Review: DJ Stingray's second appearance on Unknown To The Unknown is finally made available digitally. "Cryptic" is a bad-ass Stingray cut, where his uncompromising synth arpeggios flutter away into space, taking us on a wild frenzy through inter-galactic territories. "Know Your Enemy" is a heavy, breakbeat-ridden mutant - containing some of the nastiest, most filthy vocal samples you'll hear this millenium, whilst "Solitude" picks up from where the man left off since his last LP and delivers a fine package of funky electro basslines and gnarly, contorted drum patterns. TIP!
Review: More commonly known for his vicious club constructions on Night Slugs as Helix, US producer Beau Thigpen added the DJ Vague alias to his collar earlier this year with Porsche Trax for Sydney's Templar Sound. That title was largely inspired by Thomas Bangalter's run of Roule 12"s from the late '90s. Thigpen's latest DJ Vague transmission for Unknown To The Unknown beefs up the house of before into something more associable with Shed and Head High than Daft Punk. Fast and loopy French house does make an appearance on "Hard Workin' Trax 2" however, while on "Hard Workin' Trax 3" intense drum rolls, deep synths, mechanical hi-hats and reverberant atmospheres create a blusterous techno production. Three safe DJ tools.
Review: Emerging as one of the most prolific producers currently operating on the fringes of techno, Lakker's Ian McDonnell adds the Unknown To The Unknown label to his prospering discography with this riotous slab under the rarely used EeOo alias. As Lakker, McDonnell and studio partner Dara Smith have been crafting various strands of music for the best part of a decade, but a more concerted focus on techno has seen the Dublin-based pair gain wider exposure thanks to releases on Killekill, Stroboscopic Artefacts, Blueprint and Candela Rising. McDonnell has separately been cultivating his own Eomac project over this period too, which has resulted in some excellent releases for Code Is Law, The Trilogy Tapes and Killekill. Ahead of a debut album for the latter label as Eomac, McDonnell's work as the amusingly framed EeOo seems perfectly suited to UTTU, taking influence from Zomby, Arovane, and Errorsmith. the EP runs the gauntlet between scrambled rave, wonky acid and seemingly eski-inspired melodies, and is possibly one of the wildest records UTTU have put out in their illustrious history.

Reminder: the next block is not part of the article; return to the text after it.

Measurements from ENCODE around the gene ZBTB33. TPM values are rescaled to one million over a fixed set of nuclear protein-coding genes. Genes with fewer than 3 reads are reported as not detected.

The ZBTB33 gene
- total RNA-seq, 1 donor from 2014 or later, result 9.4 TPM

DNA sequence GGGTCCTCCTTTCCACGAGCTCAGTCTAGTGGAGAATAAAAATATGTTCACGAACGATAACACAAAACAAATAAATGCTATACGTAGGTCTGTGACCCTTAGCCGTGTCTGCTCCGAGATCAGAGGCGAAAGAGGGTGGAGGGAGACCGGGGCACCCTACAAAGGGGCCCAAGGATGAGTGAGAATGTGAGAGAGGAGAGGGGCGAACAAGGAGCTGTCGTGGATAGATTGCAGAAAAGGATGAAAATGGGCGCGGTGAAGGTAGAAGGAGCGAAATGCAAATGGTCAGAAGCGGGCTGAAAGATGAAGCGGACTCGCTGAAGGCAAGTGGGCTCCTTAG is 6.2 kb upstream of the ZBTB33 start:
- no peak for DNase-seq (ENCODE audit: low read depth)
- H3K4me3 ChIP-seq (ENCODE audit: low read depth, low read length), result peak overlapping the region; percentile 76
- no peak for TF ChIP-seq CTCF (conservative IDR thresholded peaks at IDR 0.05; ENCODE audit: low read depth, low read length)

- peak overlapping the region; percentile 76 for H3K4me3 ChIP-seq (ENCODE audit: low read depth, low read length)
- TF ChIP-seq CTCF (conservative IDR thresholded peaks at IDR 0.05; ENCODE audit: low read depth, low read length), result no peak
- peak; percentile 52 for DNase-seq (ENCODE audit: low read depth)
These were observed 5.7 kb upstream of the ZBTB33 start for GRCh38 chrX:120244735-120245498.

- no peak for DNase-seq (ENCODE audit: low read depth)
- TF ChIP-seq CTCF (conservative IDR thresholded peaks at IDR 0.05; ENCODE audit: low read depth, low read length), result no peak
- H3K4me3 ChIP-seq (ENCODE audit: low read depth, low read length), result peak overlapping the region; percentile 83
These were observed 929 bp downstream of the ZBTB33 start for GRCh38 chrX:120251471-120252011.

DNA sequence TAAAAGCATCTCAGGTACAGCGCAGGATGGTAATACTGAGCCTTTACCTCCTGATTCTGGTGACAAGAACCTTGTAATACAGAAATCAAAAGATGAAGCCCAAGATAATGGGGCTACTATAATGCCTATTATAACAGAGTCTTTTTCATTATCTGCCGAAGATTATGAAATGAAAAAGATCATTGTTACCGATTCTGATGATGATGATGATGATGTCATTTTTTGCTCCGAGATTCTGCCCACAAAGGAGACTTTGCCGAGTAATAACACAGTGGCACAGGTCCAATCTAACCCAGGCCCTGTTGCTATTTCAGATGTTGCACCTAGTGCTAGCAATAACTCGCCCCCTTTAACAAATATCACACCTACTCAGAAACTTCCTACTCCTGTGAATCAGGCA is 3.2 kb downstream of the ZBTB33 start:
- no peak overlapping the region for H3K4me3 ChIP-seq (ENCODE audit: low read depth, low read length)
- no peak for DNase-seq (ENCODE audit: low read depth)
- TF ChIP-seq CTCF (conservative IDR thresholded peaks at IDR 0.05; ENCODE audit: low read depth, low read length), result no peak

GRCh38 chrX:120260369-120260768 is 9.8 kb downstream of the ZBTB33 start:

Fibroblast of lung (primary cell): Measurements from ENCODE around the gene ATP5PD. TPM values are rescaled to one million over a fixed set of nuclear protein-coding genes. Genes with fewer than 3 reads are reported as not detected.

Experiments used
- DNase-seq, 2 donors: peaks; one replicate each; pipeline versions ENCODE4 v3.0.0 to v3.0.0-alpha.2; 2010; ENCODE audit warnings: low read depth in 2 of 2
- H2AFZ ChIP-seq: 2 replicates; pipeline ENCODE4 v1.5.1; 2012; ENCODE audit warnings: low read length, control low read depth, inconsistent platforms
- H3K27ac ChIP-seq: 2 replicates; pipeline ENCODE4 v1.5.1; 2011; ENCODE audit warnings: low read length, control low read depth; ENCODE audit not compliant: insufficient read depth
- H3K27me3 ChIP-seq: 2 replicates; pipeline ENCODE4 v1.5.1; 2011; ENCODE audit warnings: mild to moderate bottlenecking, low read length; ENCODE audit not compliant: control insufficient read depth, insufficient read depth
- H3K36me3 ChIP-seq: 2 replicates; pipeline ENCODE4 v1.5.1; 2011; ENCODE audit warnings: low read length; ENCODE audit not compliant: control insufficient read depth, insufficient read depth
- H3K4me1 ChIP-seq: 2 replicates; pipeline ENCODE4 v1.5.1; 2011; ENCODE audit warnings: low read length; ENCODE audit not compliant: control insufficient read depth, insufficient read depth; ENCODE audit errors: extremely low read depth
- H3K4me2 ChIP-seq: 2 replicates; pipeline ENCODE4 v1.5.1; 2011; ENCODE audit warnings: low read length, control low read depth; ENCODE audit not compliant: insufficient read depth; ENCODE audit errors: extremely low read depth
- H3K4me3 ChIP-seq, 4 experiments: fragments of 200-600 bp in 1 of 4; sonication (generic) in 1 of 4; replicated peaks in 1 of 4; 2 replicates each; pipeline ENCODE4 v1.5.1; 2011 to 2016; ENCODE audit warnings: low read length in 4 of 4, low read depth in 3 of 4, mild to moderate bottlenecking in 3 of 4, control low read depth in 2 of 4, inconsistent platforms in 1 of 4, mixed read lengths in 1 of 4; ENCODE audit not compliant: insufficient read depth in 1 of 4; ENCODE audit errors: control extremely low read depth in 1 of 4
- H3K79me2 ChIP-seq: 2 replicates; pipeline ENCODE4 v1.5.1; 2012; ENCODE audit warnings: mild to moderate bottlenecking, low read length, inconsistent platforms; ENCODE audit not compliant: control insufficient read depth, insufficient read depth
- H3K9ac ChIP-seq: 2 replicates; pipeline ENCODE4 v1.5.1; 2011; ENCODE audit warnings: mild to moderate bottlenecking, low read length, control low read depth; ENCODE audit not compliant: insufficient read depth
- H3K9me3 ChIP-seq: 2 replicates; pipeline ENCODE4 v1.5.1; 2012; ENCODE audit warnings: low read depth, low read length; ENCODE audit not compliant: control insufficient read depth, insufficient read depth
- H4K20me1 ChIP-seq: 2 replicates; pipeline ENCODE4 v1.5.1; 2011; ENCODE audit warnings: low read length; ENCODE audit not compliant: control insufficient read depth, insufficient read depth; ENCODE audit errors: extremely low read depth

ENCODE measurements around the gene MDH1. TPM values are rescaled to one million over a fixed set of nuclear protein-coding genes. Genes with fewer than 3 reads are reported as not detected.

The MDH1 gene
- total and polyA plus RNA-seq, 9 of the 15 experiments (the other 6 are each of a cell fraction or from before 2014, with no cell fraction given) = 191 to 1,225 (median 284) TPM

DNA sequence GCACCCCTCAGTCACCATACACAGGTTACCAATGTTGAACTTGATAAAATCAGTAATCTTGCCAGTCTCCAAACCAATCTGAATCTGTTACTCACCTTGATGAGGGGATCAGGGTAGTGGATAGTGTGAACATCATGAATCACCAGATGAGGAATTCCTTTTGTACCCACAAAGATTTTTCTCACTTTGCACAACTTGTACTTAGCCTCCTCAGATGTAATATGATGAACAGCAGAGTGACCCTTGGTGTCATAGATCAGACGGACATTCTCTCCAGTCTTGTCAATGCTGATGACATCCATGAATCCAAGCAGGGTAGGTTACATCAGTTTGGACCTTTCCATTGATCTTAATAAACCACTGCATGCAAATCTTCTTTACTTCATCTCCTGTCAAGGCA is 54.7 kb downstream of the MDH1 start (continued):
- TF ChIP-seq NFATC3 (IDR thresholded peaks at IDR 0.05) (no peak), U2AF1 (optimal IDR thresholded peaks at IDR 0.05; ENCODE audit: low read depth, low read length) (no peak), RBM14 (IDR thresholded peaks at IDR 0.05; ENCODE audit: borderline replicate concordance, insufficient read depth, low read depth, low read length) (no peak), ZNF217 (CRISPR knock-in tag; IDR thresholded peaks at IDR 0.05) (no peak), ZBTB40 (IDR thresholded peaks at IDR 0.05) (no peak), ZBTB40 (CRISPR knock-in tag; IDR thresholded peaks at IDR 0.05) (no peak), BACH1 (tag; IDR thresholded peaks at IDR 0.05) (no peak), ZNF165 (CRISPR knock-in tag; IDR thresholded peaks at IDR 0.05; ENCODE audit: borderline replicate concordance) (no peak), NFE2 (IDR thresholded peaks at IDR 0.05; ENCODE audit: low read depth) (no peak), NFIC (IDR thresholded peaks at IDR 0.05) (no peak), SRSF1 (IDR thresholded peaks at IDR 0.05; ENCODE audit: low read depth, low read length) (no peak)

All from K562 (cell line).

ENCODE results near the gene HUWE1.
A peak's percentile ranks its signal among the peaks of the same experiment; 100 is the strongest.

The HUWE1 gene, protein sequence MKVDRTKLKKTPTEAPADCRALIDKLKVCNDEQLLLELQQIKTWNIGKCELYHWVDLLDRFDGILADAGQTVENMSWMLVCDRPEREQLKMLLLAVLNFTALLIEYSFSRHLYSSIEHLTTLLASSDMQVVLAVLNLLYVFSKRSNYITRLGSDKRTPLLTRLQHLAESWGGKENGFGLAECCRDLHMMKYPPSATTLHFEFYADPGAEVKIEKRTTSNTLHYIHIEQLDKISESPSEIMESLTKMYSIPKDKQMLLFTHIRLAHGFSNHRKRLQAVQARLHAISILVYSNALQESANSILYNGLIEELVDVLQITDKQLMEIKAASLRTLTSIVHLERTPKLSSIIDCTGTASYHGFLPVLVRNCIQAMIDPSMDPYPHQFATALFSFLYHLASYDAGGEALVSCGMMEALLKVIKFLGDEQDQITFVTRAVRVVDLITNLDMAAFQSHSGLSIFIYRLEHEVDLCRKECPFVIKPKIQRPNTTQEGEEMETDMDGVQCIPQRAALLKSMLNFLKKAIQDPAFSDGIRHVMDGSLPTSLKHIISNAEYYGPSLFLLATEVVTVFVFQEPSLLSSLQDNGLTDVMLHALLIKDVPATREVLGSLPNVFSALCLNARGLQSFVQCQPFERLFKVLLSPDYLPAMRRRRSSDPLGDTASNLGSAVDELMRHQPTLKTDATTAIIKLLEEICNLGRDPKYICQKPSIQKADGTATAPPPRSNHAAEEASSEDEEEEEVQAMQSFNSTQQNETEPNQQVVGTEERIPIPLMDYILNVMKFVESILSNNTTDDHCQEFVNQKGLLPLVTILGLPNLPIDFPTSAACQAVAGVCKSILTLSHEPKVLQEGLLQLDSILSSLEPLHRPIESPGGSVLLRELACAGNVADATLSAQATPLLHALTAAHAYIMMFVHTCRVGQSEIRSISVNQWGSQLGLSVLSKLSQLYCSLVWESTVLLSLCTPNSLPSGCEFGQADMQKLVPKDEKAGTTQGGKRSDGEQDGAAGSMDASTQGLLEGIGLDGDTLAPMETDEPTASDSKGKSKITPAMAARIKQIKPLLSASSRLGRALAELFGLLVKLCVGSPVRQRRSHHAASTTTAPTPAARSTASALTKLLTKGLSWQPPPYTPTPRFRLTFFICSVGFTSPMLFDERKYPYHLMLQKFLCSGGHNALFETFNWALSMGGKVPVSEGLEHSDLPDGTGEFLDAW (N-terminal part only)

Review: The follow up to the first Falcon Black Ops release from earlier this year is sure to appeal to fans of loopy techno and house. "Ten" resounds to dense, sluggish beats and a filtered chord sequence that keeps on building. On "Nine", the approach is different, but the outcome the same, as this mysterious producer delivers a rolling tribal groove, full of mysterious chants and reminiscent of Oliver Ho's earliest work. "Eleven" goes harder and heavier, with a Plastikman-style acid segue and razor-sharp hi hats guaranteeing that it will have the requisite effect, while on "Twelve", a distorted kick drum and scuzzy percussion bring this second volume to a close in style.
Piano 4_9_18 Feux Master Erie 25% - (3:27) 112 BPM
Review: Talk about a great meeting of minds. FaltyDL's rave influences are well-known, and now he hooks up with DJ Haus' UTTU label to give full vent to those leanings. The impenetrably titled "Untitled 111vgr" sets the scene with rickety, nervous break beats providing the backdrop for dissected vocal samples and horror stabs. "Beast" is slower and more spaced out, with the US producer doing a compelling take on mid-90s Orbital. The title track mines a similar path, although on this occasion, he adds in some speak and spell samples and ominous synths to a bittersweet hardcore track. By contrast, closing track "Piano 4 9 18 Feux Master Erie 25%" is the soundtrack to the morning after the night before, an airy, atmospheric ambient piece.